The government's plans to sell its stake in the UK's nuclear company British Energy are still up in the air. The French state-controlled nuclear company EDF (Électricité de France) withdrew its bid just before a decision was due to be made, saying that conditions were not right for a large UK purchase. British Gas owner Centrica was also expected to be involved, taking a 25% share from EDF.
The sale, costing more than £12bn, includes eight UK nuclear power stations and one coal-fired station. The major attraction is the nuclear sites. Although these will start decommissioning in 2014, they are the most likely sites for the new generation of nuclear power stations planned for the UK.
After the wild promises in the 1950s that nuclear power was a miracle cure for our energy needs, waste and secrecy has dogged the UK's pioneering nuclear history. The first significant release of radioactive material was as early as 1957, following a fire at Windscale. The site gained such a poor reputation that the government in 1981 was forced to change the site's name to Sellafield. The problems were more fundamental than just the name, though, and the accidents and leaks have
Even after British Energy was privatised in 1996, it ran into severe financial problems and in 2002 had to be rescued by the government, which took a 35% share. A recent internal government audit reported that £400m of emergency funds from other cleanup operations have had to be diverted because of problems at Sellafield's Thorp and Mox nuclear fuel recycling plants. That has meant no income to help decommission old plants, and the problem will only worsen as further nuclear sites are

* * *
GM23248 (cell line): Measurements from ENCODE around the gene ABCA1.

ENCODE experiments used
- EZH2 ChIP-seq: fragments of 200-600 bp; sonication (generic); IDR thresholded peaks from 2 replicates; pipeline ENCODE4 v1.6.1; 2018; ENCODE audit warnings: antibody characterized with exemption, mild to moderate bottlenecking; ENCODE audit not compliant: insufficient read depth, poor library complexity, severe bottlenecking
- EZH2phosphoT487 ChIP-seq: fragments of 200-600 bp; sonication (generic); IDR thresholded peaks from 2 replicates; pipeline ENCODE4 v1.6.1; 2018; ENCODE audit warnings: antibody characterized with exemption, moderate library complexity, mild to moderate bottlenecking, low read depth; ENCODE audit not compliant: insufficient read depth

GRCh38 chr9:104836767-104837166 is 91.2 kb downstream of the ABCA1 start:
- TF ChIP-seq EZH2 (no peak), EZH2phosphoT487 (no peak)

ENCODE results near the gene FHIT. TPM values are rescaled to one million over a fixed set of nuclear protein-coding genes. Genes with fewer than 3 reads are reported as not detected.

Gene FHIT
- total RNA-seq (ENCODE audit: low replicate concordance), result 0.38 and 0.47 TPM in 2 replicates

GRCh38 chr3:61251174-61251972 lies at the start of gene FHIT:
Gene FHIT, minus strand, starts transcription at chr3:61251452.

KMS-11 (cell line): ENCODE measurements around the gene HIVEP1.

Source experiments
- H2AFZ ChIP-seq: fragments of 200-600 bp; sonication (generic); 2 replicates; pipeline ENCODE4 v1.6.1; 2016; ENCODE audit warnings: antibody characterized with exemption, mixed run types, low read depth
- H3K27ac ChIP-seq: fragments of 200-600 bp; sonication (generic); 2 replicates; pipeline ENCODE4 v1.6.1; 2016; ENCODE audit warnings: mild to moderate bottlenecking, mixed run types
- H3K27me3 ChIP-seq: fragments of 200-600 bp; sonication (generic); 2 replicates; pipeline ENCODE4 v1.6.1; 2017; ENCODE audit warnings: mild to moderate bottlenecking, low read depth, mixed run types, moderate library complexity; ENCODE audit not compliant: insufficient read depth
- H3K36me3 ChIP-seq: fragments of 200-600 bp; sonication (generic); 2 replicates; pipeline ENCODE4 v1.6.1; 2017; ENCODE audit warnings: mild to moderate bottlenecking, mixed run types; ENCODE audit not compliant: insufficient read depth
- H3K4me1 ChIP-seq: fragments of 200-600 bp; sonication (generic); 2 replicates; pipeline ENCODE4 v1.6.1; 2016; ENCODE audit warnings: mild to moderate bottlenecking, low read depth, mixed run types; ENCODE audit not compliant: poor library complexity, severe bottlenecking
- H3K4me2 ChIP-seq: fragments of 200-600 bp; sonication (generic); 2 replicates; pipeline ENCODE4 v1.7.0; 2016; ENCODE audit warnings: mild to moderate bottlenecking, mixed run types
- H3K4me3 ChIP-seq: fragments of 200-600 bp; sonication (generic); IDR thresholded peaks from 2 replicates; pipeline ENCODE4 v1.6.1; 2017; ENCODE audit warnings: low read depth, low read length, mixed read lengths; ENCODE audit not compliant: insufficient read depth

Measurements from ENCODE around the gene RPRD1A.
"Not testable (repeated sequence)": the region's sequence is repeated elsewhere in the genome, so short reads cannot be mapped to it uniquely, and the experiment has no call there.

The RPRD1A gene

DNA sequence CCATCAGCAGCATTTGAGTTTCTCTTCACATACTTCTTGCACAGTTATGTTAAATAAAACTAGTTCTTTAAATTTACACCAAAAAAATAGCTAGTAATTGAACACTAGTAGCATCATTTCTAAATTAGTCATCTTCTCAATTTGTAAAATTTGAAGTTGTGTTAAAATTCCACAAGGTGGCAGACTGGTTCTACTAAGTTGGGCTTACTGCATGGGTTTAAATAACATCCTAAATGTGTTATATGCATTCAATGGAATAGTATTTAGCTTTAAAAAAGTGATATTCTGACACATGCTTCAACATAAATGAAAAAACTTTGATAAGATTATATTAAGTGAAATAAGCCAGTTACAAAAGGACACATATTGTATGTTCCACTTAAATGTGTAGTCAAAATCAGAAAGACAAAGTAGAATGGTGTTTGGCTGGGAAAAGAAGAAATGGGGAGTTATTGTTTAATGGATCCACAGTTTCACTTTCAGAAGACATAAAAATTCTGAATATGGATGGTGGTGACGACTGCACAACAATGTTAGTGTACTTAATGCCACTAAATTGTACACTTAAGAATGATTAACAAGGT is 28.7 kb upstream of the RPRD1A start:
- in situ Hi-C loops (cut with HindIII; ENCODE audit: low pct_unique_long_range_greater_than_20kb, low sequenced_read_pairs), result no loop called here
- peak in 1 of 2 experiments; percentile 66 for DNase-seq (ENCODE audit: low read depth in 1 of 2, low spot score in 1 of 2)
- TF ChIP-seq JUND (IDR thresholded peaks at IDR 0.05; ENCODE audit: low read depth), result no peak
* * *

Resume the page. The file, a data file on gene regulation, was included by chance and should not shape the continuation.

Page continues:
closed and decommissioned.
Estimates of future British nuclear cleanup costs have repeatedly risen, with figures seemingly plucked from a hat. The total is now more than £83bn – £10bn higher than last year. The bill for this invisible cost of nuclear power will be picked up by UK taxpayers. Worse, money is again being diverted from low-carbon and renewables budgets.
Problems at home
While EDF's bid was being considered, it was embarrassingly having problems at home. Over 100 staff at the treatment centre adjoining EDF's Tricastin nuclear power plant were recently irradiated.
About 75kg of untreated uranium flowed from a tank, and into the groundwater and nearby rivers and lakes. There have been bans on drinking, irrigation, swimming and fishing in local pools, streams and lakes. Low-scale incidents in France reportedly run at about 100 a year, and reports are surfacing that some unauthorised discharges have been going on for years. The French government is now testing the groundwater around all the French nuclear sites.
Here as elsewhere, nuclear leaves its own legacy that we often only find out about some time afterwards. Many French residents are now finding this out, questioning the safety of the plants they live next to, and wondering what else they haven't been told about.
After pouring all the billions into nuclear power, we still haven't solved its basic problems. Who owns the plants is the least of them.